The story's exposition is delivered within its first two paragraphs. Here, the narrator provides the background information that we need in order to understand the story—and his character—and this exposition ends when the narrator says that he decided to kill the old man "and thus rid [him]self of the eye for ever." His decision to kill the old man because of the old man's "vulture eye" is the story's inciting incident, and it initiates the rising action.
During the story's rising action, the narrator explains how he stalked the old man, creeping into the old man's bedroom every night at midnight. Eventually, on the eighth night, the old man is awoken by a sound, and when the narrator sees the old man's "vulture" eye, he grows "furious" and kills the old man. He goes on to dismember and hide the body beneath the floorboards, and he even allows three police officers to enter, as they've come to investigate the old man's shriek, which was heard by neighbors.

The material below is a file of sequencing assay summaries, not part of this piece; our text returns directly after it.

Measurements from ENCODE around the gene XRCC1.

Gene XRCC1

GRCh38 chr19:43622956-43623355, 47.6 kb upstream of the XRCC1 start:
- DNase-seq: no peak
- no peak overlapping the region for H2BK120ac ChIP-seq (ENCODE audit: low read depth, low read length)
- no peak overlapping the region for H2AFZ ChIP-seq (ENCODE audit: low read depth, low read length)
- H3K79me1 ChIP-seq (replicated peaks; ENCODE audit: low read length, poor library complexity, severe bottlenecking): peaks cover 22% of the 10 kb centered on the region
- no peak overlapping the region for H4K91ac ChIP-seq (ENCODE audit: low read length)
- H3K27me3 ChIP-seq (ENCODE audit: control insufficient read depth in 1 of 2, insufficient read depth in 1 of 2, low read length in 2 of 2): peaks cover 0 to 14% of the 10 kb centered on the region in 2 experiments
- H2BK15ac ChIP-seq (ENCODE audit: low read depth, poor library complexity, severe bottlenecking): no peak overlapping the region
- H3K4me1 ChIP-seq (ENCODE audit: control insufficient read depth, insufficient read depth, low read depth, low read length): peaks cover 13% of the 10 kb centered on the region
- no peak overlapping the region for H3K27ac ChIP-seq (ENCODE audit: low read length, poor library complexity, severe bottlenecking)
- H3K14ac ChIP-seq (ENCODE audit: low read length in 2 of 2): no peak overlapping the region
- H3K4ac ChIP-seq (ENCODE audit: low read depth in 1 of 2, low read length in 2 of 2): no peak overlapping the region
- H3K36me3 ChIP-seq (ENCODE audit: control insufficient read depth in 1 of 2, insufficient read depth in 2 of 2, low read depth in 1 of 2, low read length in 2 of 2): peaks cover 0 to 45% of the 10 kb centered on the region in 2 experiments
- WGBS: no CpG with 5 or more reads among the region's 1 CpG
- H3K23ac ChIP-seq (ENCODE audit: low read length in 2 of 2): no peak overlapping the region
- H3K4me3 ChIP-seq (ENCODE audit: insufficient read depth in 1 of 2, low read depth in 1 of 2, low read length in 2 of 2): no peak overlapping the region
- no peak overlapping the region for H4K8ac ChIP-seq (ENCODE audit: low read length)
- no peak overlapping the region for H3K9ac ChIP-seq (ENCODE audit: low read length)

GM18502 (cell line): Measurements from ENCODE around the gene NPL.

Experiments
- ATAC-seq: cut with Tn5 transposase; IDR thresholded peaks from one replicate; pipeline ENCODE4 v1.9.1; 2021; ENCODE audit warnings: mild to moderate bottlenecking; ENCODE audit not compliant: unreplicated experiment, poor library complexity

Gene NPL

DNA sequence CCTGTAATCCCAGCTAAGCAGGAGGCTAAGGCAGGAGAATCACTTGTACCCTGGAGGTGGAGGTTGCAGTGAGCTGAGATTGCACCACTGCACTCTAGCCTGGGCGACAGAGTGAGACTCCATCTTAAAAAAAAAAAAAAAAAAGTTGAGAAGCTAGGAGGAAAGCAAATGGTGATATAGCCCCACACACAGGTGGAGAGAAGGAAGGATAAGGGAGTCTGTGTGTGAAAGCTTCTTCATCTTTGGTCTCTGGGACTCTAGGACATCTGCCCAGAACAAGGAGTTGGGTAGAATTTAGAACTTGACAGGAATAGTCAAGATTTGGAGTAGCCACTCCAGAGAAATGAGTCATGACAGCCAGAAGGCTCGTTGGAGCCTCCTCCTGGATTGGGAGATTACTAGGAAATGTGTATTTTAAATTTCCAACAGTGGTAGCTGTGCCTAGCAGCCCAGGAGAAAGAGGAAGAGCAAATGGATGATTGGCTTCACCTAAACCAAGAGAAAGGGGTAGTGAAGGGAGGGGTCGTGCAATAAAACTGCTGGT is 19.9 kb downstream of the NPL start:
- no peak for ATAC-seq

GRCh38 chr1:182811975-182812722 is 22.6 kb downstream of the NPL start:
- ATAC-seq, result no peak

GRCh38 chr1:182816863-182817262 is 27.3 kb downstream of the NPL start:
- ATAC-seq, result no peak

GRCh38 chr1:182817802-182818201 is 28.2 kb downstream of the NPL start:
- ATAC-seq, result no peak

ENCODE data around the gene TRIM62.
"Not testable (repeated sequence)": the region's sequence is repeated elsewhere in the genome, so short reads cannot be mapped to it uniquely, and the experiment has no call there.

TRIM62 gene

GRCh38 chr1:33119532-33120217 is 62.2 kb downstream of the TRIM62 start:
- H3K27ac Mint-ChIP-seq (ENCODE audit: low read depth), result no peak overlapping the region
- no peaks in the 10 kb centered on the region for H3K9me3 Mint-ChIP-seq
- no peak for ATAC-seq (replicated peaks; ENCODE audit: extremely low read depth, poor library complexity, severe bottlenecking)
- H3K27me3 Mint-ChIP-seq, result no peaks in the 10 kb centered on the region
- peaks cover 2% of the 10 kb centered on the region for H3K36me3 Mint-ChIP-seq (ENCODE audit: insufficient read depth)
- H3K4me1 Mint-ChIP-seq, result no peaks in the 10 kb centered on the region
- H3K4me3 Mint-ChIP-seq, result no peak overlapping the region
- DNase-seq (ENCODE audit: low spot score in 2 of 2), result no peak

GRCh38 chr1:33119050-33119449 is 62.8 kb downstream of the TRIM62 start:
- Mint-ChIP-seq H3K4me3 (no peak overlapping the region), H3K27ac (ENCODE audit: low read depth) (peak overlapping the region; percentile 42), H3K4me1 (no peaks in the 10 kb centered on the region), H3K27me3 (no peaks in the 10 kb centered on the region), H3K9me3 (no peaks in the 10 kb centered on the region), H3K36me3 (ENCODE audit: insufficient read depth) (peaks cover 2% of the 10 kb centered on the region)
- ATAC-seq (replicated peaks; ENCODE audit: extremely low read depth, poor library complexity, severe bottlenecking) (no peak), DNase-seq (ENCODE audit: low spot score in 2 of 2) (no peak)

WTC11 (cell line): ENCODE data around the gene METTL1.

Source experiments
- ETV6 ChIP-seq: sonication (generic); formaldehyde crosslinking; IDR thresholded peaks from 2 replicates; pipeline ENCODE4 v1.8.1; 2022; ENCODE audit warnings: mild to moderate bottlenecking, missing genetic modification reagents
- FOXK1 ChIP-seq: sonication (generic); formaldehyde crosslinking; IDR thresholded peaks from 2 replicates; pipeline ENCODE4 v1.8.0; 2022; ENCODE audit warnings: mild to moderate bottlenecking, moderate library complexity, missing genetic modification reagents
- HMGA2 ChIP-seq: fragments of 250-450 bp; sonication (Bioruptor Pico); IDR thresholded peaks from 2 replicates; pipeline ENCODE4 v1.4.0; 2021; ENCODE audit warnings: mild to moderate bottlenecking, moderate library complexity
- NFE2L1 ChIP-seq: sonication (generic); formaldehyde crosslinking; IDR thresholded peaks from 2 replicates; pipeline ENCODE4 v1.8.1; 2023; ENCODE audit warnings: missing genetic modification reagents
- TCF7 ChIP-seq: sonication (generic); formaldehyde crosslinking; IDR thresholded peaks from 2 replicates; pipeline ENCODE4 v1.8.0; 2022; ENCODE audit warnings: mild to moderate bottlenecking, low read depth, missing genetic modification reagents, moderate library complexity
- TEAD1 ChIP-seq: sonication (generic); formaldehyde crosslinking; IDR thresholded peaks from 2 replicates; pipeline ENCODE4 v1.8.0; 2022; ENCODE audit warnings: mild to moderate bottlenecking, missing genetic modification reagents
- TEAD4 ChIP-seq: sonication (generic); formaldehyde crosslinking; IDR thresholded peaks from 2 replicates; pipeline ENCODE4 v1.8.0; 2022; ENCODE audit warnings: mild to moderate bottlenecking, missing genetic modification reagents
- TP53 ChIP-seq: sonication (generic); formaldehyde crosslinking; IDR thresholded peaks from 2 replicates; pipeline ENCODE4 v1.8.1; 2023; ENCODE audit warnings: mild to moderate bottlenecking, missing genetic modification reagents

The rising action continues until the narrator begins to hear a sound that he believes to be the old man's now-dead heart beating beneath the floor. This is the climax, the moment of the greatest tension in the story where its main conflict is most clear. He says, "No doubt I now grew very pale;—but I talked more fluently, and with a heightened voice." He feels that the police can hear the sound he hears and that "they knew!" that he had killed the old man. To him, it feels like utter "agony," and so he confesses. The story then ends immediately after this climax and his confession, and there is no falling action or resolution.